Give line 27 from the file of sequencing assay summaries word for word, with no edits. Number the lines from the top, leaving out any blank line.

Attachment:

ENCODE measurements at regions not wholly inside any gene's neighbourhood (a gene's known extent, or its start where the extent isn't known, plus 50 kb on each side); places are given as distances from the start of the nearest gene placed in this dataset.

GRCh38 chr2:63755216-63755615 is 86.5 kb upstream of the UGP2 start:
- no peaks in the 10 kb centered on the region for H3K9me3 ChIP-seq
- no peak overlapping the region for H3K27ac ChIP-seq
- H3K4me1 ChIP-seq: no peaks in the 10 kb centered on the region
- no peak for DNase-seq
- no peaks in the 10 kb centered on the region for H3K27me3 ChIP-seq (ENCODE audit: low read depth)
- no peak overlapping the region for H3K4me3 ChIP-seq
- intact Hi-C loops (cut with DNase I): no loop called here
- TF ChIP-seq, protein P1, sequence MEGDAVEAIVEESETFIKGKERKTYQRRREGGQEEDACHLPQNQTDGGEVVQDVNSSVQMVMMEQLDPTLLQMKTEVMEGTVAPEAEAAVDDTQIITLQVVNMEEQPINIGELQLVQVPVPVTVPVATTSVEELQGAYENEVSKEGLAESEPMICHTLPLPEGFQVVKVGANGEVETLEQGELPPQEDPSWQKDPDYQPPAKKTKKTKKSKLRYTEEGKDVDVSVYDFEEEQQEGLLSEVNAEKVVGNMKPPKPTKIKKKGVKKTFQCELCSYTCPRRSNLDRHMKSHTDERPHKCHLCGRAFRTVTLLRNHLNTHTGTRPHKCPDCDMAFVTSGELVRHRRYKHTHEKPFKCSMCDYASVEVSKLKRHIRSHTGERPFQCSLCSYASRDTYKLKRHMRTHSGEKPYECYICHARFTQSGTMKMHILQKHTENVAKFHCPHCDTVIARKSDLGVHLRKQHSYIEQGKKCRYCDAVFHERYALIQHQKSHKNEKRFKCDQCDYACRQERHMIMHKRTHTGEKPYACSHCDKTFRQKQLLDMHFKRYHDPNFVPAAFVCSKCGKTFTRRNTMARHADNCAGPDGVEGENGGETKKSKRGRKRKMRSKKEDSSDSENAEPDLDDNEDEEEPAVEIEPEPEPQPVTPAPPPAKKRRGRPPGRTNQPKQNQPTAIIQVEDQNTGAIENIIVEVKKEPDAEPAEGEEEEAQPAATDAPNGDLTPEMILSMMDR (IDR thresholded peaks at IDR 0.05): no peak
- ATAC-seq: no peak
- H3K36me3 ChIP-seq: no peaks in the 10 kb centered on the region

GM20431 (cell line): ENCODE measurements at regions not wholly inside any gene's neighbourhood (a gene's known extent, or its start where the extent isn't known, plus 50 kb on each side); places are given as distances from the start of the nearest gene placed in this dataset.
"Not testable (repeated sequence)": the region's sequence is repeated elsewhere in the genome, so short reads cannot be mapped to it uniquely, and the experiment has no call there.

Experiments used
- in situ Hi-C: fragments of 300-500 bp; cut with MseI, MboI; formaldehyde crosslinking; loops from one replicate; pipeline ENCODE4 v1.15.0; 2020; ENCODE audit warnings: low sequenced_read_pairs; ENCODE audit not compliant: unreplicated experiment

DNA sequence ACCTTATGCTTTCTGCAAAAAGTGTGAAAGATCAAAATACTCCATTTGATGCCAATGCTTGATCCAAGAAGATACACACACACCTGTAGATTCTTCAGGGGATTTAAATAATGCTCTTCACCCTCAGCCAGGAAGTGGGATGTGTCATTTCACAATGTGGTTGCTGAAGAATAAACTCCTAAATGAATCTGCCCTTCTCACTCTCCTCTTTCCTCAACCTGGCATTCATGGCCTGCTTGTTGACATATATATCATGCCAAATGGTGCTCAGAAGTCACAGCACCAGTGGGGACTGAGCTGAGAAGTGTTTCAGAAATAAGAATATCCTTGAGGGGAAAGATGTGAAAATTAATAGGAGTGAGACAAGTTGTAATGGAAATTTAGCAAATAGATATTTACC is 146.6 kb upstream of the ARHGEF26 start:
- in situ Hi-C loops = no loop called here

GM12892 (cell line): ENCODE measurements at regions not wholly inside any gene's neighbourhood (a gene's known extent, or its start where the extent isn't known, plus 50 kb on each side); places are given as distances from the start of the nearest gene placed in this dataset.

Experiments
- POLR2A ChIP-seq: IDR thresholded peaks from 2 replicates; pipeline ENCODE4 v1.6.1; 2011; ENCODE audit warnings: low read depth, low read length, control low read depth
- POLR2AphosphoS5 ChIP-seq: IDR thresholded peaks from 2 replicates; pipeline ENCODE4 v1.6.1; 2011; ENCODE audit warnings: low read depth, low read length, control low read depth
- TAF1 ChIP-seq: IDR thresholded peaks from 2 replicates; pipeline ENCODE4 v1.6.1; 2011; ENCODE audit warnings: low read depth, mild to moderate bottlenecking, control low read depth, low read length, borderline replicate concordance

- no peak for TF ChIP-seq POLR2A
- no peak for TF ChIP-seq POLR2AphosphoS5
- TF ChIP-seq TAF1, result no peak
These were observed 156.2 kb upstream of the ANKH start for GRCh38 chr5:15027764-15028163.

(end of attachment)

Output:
These were observed 156.2 kb upstream of the ANKH start for GRCh38 chr5:15027764-15028163.